Hey. I found this really interesting article on the Web today. It is Guys: Give thanks to women!  That goes to show how great we women are. This is for you, all you guys out there.

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The Cupid Effect

The Cupid EffectWhen I saw the last copy of The Cupid Effect stading on the shelve in Jurong East Popular, it was as if it was waving to me “You know you want me, so come and get me!”.  I fell right into the trap and bought the book.

Of the three books written by Dorothy Koomson that I have read, I like The Cupid Effect the most. This book is the first book that Dorothy Koomson wrote and I seriously think that it is the best.

This book talks about a certain lady by the name of Ceri D’Altroy who left her sheltered life in London, to go all to Leeds to follow her heart’s desire in becoming a psychology lecturer.

Now, tell me, how many people actually have that kind of courage to follow one’s heart desire? I, for one, am not sure if I will have that kind of courage, that is if I actually KNOW what my heart’s desire is. Following your heart’s desire normally means coming out of your comfort zone and doing that something that you know will make you happy. However, there is also every chance that you may just make yourself really miserable.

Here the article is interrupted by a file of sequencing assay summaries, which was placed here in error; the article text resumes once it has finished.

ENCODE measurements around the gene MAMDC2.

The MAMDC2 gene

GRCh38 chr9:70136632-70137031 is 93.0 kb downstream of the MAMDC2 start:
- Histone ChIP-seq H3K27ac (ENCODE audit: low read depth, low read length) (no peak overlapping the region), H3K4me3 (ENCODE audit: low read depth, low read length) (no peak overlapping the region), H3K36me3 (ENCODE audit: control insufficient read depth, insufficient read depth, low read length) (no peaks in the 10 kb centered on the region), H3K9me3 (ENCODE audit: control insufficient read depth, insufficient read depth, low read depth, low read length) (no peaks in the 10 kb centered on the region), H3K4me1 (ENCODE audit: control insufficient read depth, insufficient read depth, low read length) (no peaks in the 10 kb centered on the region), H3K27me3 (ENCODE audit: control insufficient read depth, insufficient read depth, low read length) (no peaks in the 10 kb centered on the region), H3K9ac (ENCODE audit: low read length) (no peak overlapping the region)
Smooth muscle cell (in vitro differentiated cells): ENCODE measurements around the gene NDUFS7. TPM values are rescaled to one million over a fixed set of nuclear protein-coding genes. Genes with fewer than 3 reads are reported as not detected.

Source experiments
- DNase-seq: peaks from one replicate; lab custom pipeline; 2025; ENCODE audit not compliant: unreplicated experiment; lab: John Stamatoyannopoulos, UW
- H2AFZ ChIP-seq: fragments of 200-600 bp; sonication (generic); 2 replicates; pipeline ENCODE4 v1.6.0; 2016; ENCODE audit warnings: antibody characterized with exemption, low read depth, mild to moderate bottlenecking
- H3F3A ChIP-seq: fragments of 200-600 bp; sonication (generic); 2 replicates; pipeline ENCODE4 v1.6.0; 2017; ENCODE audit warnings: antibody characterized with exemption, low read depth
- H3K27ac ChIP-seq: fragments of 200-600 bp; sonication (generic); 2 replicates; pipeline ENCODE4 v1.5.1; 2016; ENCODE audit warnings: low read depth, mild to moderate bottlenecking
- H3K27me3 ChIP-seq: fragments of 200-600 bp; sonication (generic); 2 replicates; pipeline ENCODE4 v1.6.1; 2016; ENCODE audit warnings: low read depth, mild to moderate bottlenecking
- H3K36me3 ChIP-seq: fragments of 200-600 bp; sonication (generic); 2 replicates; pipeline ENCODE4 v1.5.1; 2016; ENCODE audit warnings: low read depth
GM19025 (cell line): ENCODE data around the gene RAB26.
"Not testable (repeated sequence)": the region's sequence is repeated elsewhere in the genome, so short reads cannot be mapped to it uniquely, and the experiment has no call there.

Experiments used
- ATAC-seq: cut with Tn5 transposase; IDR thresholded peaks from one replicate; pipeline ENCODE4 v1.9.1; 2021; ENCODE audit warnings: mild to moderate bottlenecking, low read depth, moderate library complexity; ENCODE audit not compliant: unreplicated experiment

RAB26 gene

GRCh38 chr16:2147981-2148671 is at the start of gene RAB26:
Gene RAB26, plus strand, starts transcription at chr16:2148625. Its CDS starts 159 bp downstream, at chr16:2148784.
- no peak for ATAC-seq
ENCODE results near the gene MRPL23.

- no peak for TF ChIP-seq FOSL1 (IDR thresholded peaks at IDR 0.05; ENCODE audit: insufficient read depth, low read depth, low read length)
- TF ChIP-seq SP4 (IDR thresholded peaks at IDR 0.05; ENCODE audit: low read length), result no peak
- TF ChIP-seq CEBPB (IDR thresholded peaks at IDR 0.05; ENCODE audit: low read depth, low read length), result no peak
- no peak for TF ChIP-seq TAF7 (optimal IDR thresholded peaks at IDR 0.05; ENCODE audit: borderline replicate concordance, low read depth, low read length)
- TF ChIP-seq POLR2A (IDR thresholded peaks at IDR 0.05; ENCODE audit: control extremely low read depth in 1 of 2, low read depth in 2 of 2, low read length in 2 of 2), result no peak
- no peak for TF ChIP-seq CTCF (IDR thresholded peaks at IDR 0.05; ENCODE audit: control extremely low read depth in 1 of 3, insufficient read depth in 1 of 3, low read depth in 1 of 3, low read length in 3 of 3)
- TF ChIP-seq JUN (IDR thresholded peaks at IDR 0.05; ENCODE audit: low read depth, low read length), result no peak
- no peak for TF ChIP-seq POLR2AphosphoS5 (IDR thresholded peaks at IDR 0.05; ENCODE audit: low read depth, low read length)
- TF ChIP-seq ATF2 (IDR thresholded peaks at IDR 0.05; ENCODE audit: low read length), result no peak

Here is the summary at the back of the book:

After departing London to follow her heat’d desire to become a psychology lecturer, Ceri D’Altroy vows to leave her matchmaking ways behind her for good.  Unfortunately, all she seems to do is inspire the new people she meets to change their lives.

There’s Ed, who’s decided to declare his love to a woman who is way out of his league; Mel and Claudine, two long-term friends whao are now tempted to start an illicit affair; and Gwen, the chain-smoking head of department who has a deep, dark secret she only wants to share with her new employee.

No one who comes into contact with Ceri is ever the same again.

Could this unsuspecting young woman be a modern-day Cupid?

I wish I could meet someone like that too. I think my life needs some serious sorting-out. 

Sounds cool, huh? Go and check this book out. You know you want to read it!